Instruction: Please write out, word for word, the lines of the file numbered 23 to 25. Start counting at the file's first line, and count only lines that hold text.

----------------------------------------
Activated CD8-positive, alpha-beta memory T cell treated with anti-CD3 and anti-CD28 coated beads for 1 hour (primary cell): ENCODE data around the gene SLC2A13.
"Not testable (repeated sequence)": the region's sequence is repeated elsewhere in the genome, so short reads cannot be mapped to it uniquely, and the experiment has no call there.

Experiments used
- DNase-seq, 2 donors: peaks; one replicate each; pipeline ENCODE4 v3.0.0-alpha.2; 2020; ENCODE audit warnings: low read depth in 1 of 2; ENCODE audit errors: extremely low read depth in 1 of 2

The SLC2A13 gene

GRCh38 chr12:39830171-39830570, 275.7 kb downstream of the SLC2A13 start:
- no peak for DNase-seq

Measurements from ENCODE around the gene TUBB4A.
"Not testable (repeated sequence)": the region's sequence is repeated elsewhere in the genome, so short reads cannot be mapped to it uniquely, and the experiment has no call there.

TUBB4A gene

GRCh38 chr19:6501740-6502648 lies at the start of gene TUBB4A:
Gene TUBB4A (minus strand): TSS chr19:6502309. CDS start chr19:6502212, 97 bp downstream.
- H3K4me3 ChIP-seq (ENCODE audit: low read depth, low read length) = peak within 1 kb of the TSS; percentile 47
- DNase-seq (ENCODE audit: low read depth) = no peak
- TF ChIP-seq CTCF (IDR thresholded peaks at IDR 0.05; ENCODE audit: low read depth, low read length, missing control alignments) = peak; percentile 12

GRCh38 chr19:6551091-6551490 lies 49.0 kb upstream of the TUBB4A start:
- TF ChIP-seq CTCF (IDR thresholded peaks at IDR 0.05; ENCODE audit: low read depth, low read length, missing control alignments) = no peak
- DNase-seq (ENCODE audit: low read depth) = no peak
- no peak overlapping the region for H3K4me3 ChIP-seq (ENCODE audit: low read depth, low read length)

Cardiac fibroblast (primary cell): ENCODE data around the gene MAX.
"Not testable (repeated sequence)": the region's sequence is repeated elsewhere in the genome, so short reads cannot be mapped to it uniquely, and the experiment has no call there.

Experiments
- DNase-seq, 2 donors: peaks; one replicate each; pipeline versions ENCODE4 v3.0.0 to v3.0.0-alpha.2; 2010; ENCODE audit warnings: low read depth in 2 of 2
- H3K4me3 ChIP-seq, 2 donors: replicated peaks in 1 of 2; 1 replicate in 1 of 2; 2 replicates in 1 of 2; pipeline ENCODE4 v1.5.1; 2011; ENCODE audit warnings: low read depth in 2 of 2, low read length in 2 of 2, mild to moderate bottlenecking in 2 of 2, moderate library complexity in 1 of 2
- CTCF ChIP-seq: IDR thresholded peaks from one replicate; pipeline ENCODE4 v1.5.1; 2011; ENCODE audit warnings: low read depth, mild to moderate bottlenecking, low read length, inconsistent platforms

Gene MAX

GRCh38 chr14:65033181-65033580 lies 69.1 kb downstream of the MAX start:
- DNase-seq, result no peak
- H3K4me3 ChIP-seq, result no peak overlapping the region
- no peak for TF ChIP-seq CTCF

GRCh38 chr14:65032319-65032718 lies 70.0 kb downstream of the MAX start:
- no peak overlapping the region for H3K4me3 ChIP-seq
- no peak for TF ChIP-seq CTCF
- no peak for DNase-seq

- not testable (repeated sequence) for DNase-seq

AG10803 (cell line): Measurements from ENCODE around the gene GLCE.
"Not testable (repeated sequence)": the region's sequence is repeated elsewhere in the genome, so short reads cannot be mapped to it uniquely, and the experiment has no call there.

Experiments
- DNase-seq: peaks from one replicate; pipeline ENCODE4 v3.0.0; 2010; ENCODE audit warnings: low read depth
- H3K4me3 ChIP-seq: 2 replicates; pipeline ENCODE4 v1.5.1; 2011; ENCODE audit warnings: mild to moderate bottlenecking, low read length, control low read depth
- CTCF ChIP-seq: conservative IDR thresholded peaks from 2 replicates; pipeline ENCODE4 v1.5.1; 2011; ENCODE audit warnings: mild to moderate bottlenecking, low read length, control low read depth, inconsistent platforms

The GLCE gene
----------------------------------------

- DNase-seq, 2 donors: peaks; one replicate each; pipeline versions ENCODE4 v3.0.0 to v3.0.0-alpha.2; 2010; ENCODE audit warnings: low read depth in 2 of 2
- H3K4me3 ChIP-seq, 2 donors: replicated peaks in 1 of 2; 1 replicate in 1 of 2; 2 replicates in 1 of 2; pipeline ENCODE4 v1.5.1; 2011; ENCODE audit warnings: low read depth in 2 of 2, low read length in 2 of 2, mild to moderate bottlenecking in 2 of 2, moderate library complexity in 1 of 2
- CTCF ChIP-seq: IDR thresholded peaks from one replicate; pipeline ENCODE4 v1.5.1; 2011; ENCODE audit warnings: low read depth, mild to moderate bottlenecking, low read length, inconsistent platforms